I know that by default member functions of a class are inlined

class d {
public:
int a() {
return 1545435;
}
};

And I also know that it's not allowed to declare functions in headers unless they are inlined.

Is there a way to declare a function in a header's class that is not inlined?
For example
file.h

class d {
public:
int a();
};

int d::a() {
do
a
lot 
of
stuff
lots
of
code
...
}

Will it still be inlined?


And is there a keyword to explicitly specify to make any function not-inlined? (I know that by default normal functions are not inlined, but still!)

>>And I also know that it's not allowed to declare functions in headers unless they are inlined

Wrong -- see your second example.

>>Will it still be inlined?
No (assuming lines 6-16 are in a *.cpp file and not *.h; there will be lots of other problems if you put that code in a *.h file).

>>And is there a keyword to explicitly specify to make any function not-inlined?
No. The default is not inlined. A method is only inlined if you explicitly ask it to be with the inline keyword or by coding it as in your first example. Even then there is no guarantee that the compiler will inline the code, inline keyword is only a HINT to the compiler, not a requirement.

Edited 4 Years Ago by Ancient Dragon: n/a

Comments
thanks

>>I know that by default member functions of a class are inlined

If member functions are defined within the class declaration, then yes, it is implicitly assumed to have been declared with the inline keyword. Whether it will be inlined by the compiler is another question that only compiler-vendors can answer.

>>And I also know that it's not allowed to declare functions in headers unless they are inlined.

It is certainly allowed to _define_ the member functions in the headers, but it can generally cause linkage problems when that header is included within different compilation units (e.g. compiled cpp files), because the linker will find multiple definitions of the function in question. In order to solve that problem, you have to change the default linking mechanism of the function, that is, with the inline or static keyword (I always have to repeat to people that the main effect of inline is on the linkage mechanism not on whether or not a function gets inlined by the compiler).

>>Is there a way to declare a function in a header's class that is not inlined?

Yes. If you want the function to be defined in the header file, you can specify it with the static keyword giving it static-linkage. This means that the function definition will not be published on the symbol tables that are used by the linker, effectively making it invisible to any code outside the current compilation unit (i.e. formally "static-linkage" means that its linkage is restricted to the compilation phase (which does not include the linking phase)).

The primary effect of the inline keyword is to specify that "internal linkage" be used for this function (note that static-linkage is also internal linkage but more strictly so). On most compilers internal-linkage can be understood as an exception to the one-definition-rule of C++, an exception that could be stated as: "Prefer to link to the internal definition of a function (internal to the compilation unit), if not found, link to an external one at link-time. If multiple definitions are found by the linker, they can safely be assumed to all be the same without breaking the ODR.". This is the required default linkage rule that applies to templates in C++ (functions or classes), and it is probably why most compilers apply that rule to inline functions too. Additionally, the inline keyword tells the compiler to also calculate if it is useful to do an inline-expansion of the function's code instead of a normal link (function call).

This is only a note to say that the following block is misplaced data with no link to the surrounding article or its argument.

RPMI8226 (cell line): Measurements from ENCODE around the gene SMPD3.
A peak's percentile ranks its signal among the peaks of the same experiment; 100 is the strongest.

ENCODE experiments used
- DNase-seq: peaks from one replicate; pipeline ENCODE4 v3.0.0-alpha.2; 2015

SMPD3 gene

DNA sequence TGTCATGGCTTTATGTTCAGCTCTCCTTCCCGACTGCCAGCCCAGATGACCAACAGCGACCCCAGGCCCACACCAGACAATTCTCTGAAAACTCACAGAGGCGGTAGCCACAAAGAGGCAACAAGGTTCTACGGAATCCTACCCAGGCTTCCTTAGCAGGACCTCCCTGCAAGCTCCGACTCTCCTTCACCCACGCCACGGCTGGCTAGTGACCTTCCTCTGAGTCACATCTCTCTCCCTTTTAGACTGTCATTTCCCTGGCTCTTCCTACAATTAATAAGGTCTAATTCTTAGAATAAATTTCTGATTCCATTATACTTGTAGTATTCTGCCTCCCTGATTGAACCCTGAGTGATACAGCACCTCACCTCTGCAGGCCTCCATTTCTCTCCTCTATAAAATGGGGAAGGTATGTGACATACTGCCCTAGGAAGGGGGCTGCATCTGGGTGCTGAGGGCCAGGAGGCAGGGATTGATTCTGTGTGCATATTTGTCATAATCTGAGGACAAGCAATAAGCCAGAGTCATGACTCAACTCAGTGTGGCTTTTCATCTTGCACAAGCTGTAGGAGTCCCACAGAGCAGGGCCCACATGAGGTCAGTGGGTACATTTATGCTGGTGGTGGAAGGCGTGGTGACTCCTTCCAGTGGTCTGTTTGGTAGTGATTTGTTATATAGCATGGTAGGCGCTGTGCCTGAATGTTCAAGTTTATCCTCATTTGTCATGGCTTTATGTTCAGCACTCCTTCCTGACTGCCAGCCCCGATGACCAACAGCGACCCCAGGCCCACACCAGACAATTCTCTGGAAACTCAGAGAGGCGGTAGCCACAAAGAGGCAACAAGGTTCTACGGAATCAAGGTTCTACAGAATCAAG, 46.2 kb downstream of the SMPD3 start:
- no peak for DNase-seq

>>Will it still be inlined?

Ask your compiler-vendor. Besides putting the function definition in a separated compilation unit (cpp file) from all the code that calls it, there is, as far as I know, no other way to guarantee that the compiler won't inline the function (and even then, some globally-optimizing compilers might still inline functions whose definition and calls appear in separate compilation units). My understanding of this issue is that whether a function is declared inline or not (equivalently, defined in the class declaration or not), the compiler can decide to inline the function in some calling contexts where it appears reasonable to the compiler. However, it will not waste time analysing the advantages of inlining the function unless it has good reasons to think it might be advantageous, and, amoungst those reasons there are at least two: if the function definition is really short, or if it is declared inline (or equivalently, defined within the class declaration). In other words, besides the linkage specification, the inline keyword tells the compiler "it is worth investigating the advantages of inlining this function", but the compiler could decide that it is worth doing so for any other functions as well.

In any cases, function inlining is an optimization that follows the as-if rule, meaning that the compiler will never do inlining in a way that would change the behaviour of the program in any way, rest assured. What does affect the behaviour of the program in the context of using the inline keyword is the linkage mechanism, and that is why I keep stressing that this is the most important aspect to consider, not whether function calls get replaced by inline expansions (that's a trivial matter for the compiler to decide and it has, or should have, no visible effect on the program's behaviour (except for performance gains)).

Edited 4 Years Ago by mike_2000_17: n/a

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